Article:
Microsoft is pleased to announce the final release of the recommended security configuration baseline settings for Microsoft 365 Apps for enterprise, version 2104. Please download the content from the Microsoft Security Compliance Toolkit, test the recommended configurations, and implement as appropriate. If you have questions or issues, please let us know via the Security Baseline Community or this post.
This baseline builds on the previous Office baseline we released mid-2019. The highlights of this baseline include:
Also, see the information at the end of this post regarding updates to Security Policy Advisor and Office Cloud Policy Services.
The downloadable baseline package includes importable GPOs, a script to apply the GPOs to local policy, a script to import the GPOs into Active Directory Group Policy, updated custom administrative template (SecGuide.ADMX/L) file, all the recommended settings in spreadsheet form and a Policy Analyzer rules file. The recommended settings correspond with the administrative templates version 5146, released March 22, 2021.
Changes since the Draft
A couple small changes were made since the Draft baseline released last month.
GPOs included in the baseline
Most organizations can implement the baseline’s recommended settings without any problems. However, there are a few settings that will cause operational issues for some organizations. We've broken out related groups of such settings into their own GPOs to make it easier for organizations to add or remove these restrictions as a set. The local-policy script (Baseline-LocalInstall.ps1) offers command-line options to control whether these GPOs are installed.
The “MSFT M365 Apps for enterprise 2104” GPO set includes “Computer” and “User” GPOs that represent the “core” settings that should be trouble free, and each of these potentially challenging GPOs, each of which is described later:
Restrict legacy JScript execution for Office Apps
The JScript engine is a legacy component in Internet Explorer which has been replaced by JScript9. Some organizations may have Office applications and workloads relying on this component, therefore it's important to determine whether legacy JScript is being used to provide business-critical functionality before you enable this setting. Blocking the legacy JScript engine will help protect against remote code execution attacks while maintaining user productivity as core services continue to function as usual. As a security best practice, we recommend you disable legacy JScript execution for websites in Internet Zone and Restricted Sites Zone. We’ve enabled a new custom setting called "Restrict legacy JScript execution for Office" in the baseline and provided it in a separate GPO "MSFT M365 Apps for enterprise 2104 - Legacy JScript Block - Computer" to make it easier to deploy. Learn more about Restrict JScript at a Process Level.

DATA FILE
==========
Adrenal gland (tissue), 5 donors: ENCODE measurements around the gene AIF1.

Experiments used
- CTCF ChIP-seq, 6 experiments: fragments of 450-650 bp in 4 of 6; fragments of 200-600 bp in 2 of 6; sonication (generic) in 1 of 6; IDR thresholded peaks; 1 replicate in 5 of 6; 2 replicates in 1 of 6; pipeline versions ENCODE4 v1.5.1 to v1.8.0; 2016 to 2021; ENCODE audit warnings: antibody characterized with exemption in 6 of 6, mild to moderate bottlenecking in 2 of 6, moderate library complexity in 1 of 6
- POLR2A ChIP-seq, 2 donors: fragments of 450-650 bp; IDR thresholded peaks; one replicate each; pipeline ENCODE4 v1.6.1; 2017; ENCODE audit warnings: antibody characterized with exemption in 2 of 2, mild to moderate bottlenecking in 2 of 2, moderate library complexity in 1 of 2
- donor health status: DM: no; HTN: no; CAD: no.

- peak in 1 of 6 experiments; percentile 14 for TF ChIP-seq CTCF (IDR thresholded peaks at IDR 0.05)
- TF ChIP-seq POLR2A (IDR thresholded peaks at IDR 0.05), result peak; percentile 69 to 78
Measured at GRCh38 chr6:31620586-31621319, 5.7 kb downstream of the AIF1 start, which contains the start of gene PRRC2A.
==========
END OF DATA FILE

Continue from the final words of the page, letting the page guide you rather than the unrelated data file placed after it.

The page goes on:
Note: It can be a challenge to identify all applications and workloads using the legacy JScript engine, it's often used by a webpage by setting the script language attribute in HTML to Jscript.Encode or Jscript.Compact, it can also be used by the WebBrowser Control (WebOC). After the policy is applied, Office will not execute legacy JScript for the internet zone or restricted site zone websites. Therefore, applying this Group Policy can impact the functionalities in an Office application or add-ins that require the legacy JScript component and users aren’t notified by the application that legacy JScript execution is restricted. Modern JScript9 will continue to function for all zones.